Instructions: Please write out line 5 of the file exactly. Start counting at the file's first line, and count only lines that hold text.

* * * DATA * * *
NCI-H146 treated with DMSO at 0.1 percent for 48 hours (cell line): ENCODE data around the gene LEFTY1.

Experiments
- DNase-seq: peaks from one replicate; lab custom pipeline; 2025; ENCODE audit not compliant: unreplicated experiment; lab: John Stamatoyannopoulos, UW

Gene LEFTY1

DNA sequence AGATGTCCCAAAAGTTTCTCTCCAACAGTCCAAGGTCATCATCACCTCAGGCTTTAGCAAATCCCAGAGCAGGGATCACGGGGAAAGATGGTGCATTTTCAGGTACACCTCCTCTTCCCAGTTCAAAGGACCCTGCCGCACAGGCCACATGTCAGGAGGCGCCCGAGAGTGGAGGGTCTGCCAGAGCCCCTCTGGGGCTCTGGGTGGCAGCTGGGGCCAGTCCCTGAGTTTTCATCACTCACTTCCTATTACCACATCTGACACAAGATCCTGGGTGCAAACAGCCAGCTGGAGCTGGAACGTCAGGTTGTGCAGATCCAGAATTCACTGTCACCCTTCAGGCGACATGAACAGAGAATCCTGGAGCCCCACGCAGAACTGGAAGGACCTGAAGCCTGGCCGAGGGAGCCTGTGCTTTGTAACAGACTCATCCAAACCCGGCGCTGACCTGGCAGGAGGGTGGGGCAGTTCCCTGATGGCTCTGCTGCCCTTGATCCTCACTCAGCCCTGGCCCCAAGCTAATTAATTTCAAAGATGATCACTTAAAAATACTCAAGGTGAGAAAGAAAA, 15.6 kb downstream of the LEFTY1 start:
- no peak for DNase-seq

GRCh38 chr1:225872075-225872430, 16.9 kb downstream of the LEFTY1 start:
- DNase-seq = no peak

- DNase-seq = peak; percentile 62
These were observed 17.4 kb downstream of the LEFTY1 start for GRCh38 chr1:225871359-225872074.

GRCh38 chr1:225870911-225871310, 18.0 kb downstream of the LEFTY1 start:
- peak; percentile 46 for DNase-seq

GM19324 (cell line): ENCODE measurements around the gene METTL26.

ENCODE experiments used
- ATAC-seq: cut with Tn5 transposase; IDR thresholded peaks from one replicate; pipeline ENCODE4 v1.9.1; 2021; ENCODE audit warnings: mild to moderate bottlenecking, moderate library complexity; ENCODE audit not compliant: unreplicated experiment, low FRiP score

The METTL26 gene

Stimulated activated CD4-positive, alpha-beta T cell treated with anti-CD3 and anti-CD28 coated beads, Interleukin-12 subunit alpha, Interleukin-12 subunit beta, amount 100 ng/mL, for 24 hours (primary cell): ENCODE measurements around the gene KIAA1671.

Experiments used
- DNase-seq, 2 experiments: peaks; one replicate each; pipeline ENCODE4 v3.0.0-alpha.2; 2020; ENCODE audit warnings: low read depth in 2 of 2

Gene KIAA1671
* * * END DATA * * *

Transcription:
DNA sequence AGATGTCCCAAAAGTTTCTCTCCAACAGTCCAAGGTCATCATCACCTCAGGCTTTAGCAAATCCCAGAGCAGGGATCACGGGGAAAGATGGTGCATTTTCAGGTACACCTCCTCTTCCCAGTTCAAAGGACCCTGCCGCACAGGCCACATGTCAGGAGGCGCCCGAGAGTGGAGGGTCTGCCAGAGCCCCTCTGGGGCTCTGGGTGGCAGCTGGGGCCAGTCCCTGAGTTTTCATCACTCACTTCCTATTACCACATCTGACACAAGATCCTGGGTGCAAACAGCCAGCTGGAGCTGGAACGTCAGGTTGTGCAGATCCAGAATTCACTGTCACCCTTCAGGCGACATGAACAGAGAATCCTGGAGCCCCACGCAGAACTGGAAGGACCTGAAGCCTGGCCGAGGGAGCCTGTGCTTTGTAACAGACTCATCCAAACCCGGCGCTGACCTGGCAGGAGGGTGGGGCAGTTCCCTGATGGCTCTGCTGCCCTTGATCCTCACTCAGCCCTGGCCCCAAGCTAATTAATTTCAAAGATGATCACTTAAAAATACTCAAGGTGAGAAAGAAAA, 15.6 kb downstream of the LEFTY1 start: